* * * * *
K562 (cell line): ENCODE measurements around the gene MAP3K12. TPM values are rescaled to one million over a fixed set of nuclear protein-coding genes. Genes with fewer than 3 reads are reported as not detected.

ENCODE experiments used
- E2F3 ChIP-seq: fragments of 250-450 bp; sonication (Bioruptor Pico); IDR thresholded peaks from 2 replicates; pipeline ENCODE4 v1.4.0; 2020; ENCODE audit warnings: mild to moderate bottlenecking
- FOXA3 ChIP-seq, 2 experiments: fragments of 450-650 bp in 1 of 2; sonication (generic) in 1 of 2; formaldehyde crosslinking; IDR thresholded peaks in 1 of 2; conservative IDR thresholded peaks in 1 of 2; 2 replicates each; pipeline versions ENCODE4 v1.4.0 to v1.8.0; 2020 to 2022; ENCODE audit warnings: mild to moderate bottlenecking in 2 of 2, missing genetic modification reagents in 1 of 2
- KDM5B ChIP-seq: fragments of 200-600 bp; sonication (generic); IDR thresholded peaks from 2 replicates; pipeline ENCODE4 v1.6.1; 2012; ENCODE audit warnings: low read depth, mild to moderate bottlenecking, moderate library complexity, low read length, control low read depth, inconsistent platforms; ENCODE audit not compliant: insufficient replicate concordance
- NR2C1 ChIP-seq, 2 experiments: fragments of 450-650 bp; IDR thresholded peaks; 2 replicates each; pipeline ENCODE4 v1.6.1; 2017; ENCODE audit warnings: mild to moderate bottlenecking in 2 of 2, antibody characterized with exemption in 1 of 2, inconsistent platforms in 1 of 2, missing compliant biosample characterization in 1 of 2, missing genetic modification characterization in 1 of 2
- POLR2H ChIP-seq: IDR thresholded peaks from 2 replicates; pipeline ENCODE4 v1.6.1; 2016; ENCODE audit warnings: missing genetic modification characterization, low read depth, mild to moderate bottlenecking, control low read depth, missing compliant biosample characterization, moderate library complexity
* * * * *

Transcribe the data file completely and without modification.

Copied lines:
K562 (cell line): ENCODE measurements around the gene MAP3K12. TPM values are rescaled to one million over a fixed set of nuclear protein-coding genes. Genes with fewer than 3 reads are reported as not detected.

ENCODE experiments used
- E2F3 ChIP-seq: fragments of 250-450 bp; sonication (Bioruptor Pico); IDR thresholded peaks from 2 replicates; pipeline ENCODE4 v1.4.0; 2020; ENCODE audit warnings: mild to moderate bottlenecking
- FOXA3 ChIP-seq, 2 experiments: fragments of 450-650 bp in 1 of 2; sonication (generic) in 1 of 2; formaldehyde crosslinking; IDR thresholded peaks in 1 of 2; conservative IDR thresholded peaks in 1 of 2; 2 replicates each; pipeline versions ENCODE4 v1.4.0 to v1.8.0; 2020 to 2022; ENCODE audit warnings: mild to moderate bottlenecking in 2 of 2, missing genetic modification reagents in 1 of 2
- KDM5B ChIP-seq: fragments of 200-600 bp; sonication (generic); IDR thresholded peaks from 2 replicates; pipeline ENCODE4 v1.6.1; 2012; ENCODE audit warnings: low read depth, mild to moderate bottlenecking, moderate library complexity, low read length, control low read depth, inconsistent platforms; ENCODE audit not compliant: insufficient replicate concordance
- NR2C1 ChIP-seq, 2 experiments: fragments of 450-650 bp; IDR thresholded peaks; 2 replicates each; pipeline ENCODE4 v1.6.1; 2017; ENCODE audit warnings: mild to moderate bottlenecking in 2 of 2, antibody characterized with exemption in 1 of 2, inconsistent platforms in 1 of 2, missing compliant biosample characterization in 1 of 2, missing genetic modification characterization in 1 of 2
- POLR2H ChIP-seq: IDR thresholded peaks from 2 replicates; pipeline ENCODE4 v1.6.1; 2016; ENCODE audit warnings: missing genetic modification characterization, low read depth, mild to moderate bottlenecking, control low read depth, missing compliant biosample characterization, moderate library complexity